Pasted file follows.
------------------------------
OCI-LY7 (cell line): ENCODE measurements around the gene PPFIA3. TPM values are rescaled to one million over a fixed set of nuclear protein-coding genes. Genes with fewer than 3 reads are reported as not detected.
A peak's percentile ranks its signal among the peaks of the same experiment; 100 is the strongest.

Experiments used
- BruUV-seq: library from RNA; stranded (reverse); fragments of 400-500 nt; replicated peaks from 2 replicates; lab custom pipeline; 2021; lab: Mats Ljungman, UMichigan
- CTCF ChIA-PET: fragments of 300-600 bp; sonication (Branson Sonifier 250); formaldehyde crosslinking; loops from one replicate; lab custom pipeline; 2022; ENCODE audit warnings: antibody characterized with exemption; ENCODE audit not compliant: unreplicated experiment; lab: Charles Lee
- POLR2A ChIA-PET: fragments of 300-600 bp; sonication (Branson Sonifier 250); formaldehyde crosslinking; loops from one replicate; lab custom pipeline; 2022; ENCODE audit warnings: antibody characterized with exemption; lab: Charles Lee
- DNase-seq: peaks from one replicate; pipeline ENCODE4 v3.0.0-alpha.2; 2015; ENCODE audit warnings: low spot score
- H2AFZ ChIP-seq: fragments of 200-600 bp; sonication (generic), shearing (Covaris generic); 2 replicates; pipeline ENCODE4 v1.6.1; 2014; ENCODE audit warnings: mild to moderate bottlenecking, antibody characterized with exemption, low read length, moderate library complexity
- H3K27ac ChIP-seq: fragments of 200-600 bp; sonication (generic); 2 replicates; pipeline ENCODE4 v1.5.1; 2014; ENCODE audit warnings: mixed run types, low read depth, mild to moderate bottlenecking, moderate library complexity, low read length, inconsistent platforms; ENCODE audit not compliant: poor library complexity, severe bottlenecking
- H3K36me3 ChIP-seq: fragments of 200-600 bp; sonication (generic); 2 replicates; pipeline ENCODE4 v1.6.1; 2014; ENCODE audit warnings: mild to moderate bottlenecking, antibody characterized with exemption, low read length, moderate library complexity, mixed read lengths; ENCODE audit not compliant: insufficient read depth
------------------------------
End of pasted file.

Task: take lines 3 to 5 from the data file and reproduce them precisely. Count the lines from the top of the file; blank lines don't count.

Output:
Experiments used
- BruUV-seq: library from RNA; stranded (reverse); fragments of 400-500 nt; replicated peaks from 2 replicates; lab custom pipeline; 2021; lab: Mats Ljungman, UMichigan
- CTCF ChIA-PET: fragments of 300-600 bp; sonication (Branson Sonifier 250); formaldehyde crosslinking; loops from one replicate; lab custom pipeline; 2022; ENCODE audit warnings: antibody characterized with exemption; ENCODE audit not compliant: unreplicated experiment; lab: Charles Lee